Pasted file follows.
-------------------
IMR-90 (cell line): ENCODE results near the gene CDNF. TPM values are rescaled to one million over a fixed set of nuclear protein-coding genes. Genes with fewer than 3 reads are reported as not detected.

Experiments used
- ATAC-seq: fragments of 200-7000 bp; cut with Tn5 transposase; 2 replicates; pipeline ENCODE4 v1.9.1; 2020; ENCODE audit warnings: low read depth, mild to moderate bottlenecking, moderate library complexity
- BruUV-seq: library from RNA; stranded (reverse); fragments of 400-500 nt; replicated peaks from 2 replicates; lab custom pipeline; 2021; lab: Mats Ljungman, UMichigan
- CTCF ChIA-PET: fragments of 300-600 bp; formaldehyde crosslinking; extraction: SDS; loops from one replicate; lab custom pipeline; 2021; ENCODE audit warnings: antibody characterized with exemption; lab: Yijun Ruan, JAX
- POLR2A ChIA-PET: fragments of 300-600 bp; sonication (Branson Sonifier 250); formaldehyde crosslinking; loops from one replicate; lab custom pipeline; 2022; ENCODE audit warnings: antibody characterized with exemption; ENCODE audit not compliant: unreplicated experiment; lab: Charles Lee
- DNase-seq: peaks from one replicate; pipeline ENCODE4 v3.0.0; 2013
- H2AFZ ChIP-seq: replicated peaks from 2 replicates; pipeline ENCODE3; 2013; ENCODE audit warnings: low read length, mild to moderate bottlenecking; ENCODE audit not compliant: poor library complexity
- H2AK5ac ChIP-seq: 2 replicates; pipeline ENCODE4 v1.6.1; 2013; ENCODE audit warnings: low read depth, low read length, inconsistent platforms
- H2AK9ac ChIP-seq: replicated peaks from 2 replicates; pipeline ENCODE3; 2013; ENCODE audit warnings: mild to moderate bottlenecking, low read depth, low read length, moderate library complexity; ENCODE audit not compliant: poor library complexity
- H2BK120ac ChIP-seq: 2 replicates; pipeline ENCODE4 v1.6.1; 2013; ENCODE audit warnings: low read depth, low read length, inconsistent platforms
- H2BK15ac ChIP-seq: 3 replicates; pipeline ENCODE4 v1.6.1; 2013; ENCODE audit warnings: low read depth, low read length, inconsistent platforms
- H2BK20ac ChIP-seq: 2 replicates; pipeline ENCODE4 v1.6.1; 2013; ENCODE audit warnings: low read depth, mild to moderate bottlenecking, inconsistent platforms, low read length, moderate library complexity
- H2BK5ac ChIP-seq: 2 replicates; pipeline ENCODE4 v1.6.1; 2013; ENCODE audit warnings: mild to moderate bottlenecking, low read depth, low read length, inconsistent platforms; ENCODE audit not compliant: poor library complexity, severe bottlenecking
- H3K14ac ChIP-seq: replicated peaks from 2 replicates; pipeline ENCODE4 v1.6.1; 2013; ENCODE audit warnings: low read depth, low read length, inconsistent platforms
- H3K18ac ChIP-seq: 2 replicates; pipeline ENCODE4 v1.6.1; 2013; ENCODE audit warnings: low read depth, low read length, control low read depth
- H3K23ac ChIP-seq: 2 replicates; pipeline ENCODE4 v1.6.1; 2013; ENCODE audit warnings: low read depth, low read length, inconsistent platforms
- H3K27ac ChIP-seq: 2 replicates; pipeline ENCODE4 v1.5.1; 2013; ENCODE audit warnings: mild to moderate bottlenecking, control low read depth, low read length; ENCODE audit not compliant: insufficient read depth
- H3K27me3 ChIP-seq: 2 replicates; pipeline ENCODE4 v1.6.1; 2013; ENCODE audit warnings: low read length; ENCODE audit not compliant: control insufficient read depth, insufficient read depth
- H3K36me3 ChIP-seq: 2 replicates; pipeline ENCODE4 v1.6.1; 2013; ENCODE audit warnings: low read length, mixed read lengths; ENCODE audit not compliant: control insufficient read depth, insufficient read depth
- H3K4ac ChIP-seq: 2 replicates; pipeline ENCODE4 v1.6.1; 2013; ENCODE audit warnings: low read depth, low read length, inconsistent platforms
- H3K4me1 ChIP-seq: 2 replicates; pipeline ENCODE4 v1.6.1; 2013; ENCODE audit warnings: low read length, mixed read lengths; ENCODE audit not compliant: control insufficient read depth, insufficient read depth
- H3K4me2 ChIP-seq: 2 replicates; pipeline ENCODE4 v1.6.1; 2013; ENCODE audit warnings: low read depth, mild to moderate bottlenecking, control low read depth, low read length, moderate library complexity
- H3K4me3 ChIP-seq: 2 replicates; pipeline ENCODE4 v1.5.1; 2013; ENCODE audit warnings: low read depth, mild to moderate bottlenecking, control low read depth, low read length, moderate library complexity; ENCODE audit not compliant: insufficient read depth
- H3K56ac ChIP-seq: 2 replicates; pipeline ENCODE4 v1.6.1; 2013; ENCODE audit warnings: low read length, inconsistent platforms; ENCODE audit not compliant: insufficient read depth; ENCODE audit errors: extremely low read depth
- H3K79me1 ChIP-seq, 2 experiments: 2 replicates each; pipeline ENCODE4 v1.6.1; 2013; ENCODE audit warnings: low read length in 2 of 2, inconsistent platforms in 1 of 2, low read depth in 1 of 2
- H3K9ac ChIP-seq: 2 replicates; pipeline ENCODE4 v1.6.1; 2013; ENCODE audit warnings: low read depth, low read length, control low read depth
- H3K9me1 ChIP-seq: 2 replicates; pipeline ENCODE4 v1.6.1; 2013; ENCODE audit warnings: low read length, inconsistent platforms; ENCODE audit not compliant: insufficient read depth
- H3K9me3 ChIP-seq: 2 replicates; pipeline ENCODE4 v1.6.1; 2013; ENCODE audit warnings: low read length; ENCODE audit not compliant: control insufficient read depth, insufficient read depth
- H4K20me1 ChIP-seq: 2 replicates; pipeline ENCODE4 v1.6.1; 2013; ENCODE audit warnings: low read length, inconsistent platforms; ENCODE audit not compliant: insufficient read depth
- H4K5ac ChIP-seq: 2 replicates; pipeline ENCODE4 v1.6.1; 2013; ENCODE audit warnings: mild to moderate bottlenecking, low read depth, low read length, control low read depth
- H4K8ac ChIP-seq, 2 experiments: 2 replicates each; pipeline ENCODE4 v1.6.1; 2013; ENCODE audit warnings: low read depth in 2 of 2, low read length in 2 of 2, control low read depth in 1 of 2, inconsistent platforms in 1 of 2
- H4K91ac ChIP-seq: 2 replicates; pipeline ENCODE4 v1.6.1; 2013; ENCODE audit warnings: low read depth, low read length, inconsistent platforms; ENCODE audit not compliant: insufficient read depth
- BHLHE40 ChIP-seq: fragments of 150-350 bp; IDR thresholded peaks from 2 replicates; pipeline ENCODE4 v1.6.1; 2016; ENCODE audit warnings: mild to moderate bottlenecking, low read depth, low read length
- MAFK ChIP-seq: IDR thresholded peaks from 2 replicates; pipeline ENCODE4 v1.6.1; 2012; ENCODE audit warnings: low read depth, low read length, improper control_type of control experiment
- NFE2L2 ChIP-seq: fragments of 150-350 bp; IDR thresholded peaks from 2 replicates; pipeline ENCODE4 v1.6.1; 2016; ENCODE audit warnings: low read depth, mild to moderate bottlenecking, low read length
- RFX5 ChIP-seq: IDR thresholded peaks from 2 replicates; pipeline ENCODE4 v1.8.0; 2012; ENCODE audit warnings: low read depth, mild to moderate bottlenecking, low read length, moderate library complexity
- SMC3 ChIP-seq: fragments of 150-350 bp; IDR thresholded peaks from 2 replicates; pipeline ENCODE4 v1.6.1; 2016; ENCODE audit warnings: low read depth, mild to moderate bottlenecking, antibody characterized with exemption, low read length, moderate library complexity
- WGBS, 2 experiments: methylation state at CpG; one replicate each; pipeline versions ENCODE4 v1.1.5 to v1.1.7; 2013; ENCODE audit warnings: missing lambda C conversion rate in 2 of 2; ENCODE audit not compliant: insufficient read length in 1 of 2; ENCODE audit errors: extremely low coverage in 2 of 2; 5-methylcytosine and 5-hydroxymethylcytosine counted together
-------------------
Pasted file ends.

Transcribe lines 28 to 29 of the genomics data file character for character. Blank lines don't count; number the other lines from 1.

- H3K9me1 ChIP-seq: 2 replicates; pipeline ENCODE4 v1.6.1; 2013; ENCODE audit warnings: low read length, inconsistent platforms; ENCODE audit not compliant: insufficient read depth
- H3K9me3 ChIP-seq: 2 replicates; pipeline ENCODE4 v1.6.1; 2013; ENCODE audit warnings: low read length; ENCODE audit not compliant: control insufficient read depth, insufficient read depth